FREE SHIPPING ON ORDERS OVER £79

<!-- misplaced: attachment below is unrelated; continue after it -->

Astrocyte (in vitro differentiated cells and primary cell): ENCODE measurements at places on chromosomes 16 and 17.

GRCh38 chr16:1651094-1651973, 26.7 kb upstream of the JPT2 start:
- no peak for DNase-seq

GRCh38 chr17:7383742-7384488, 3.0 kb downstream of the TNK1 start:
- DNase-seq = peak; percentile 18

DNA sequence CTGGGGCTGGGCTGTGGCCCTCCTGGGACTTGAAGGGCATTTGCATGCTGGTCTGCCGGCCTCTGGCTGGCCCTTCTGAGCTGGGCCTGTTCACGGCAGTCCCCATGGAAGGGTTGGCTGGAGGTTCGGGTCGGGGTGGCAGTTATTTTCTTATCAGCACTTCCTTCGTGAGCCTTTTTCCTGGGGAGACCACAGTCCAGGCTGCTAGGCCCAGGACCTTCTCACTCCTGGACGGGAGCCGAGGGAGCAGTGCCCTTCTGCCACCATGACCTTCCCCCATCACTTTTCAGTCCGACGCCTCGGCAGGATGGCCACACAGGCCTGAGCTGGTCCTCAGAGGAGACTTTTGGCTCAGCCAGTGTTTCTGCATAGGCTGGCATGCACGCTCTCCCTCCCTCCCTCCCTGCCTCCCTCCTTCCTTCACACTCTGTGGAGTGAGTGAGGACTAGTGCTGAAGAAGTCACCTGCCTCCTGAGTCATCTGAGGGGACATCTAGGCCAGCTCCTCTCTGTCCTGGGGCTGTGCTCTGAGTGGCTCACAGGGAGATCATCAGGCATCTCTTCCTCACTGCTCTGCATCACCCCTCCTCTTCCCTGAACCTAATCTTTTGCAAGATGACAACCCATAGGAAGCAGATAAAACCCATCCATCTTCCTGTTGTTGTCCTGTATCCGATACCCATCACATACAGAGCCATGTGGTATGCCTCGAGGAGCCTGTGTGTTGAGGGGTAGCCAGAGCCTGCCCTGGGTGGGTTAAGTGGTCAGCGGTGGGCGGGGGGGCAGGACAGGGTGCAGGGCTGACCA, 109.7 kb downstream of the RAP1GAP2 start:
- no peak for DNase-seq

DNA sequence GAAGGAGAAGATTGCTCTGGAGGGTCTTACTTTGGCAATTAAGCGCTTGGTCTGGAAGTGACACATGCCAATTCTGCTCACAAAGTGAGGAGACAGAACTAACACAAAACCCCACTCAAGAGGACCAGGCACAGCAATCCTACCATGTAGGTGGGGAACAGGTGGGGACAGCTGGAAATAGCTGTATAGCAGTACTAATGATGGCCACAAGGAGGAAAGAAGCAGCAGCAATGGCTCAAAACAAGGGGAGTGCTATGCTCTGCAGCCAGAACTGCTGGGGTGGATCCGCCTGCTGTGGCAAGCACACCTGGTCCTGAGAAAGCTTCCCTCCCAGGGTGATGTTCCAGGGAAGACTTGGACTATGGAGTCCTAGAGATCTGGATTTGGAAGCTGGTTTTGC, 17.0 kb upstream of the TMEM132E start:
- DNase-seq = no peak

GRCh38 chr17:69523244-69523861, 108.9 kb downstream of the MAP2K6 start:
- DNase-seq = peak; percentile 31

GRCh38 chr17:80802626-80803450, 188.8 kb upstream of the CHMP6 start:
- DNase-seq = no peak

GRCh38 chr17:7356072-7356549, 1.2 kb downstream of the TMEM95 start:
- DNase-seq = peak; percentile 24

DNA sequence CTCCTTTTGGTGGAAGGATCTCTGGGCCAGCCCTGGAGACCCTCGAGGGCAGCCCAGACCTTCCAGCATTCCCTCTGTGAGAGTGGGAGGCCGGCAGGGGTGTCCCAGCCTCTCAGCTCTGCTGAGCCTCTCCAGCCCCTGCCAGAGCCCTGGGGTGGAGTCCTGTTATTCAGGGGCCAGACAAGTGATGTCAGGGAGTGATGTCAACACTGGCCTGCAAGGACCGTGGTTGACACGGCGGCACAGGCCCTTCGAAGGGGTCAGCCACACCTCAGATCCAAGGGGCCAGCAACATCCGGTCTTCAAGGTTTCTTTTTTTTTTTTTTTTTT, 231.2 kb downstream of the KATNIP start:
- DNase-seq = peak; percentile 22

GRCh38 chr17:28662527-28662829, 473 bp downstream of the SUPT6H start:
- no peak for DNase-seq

Just as Boismortier would appear to have been the first Frenchman to publish collections of trio sonatas written expressly for two violins and continuo [Op. 18], and for violin, flute and continuo [Op. 41], so too was he almost certainly the first in France to publish a set of trio sonatas conceived specifically for two oboes and continuo, his Six Sonates en Trio pour deux Haubois [...] avec la Baße, Op. 28. At the time of its publication, the originality of this set must have been accentuated by the inclusion of two chamber concertos (not part of the present edition) with the same scoring.Op. 28 appeared in early 1730, and it represents Boismortier’s second set of ‘Italian’ trio sonatas. As one might expect, it promotes the formal innovations introduced by the composer in his Op. 18 three years earlier (i.e., the total rejection of French character pieces, along with French terminology, French violin clef and French time signatures; the alternation of works in major and minor keys etc.). However Op. 28 features a greater number of dance movements (and movements that are conspicuously French in style) than Op. 18, and it also displays a more discernible use of ornaments (notably the French coulé). Op. 28 is in fact the most ‘French’ of Boismortier’s extant sets of ‘Italian’ trio sonatas; if Op. 18 was inspired by the trio sonatas of Corelli and Italian string writing, then Op, 28 seems to hark back to the trio des hautbois introduced by Lully, which was associated with a markedly French repertory.Boismortier has imbued his Op. 28 sonatas with the same elegance, melodic and harmonic interest, and contrapuntal ability that characterise his other ‘Italian’ trio sonatas, and the works are technically accessible to competent players. As with Op. 41, these compositions are simply unlike similar trio sonatas for the same instrumental combination; it is hoped they will be welcomed enthusiastically by baroque and modern oboists.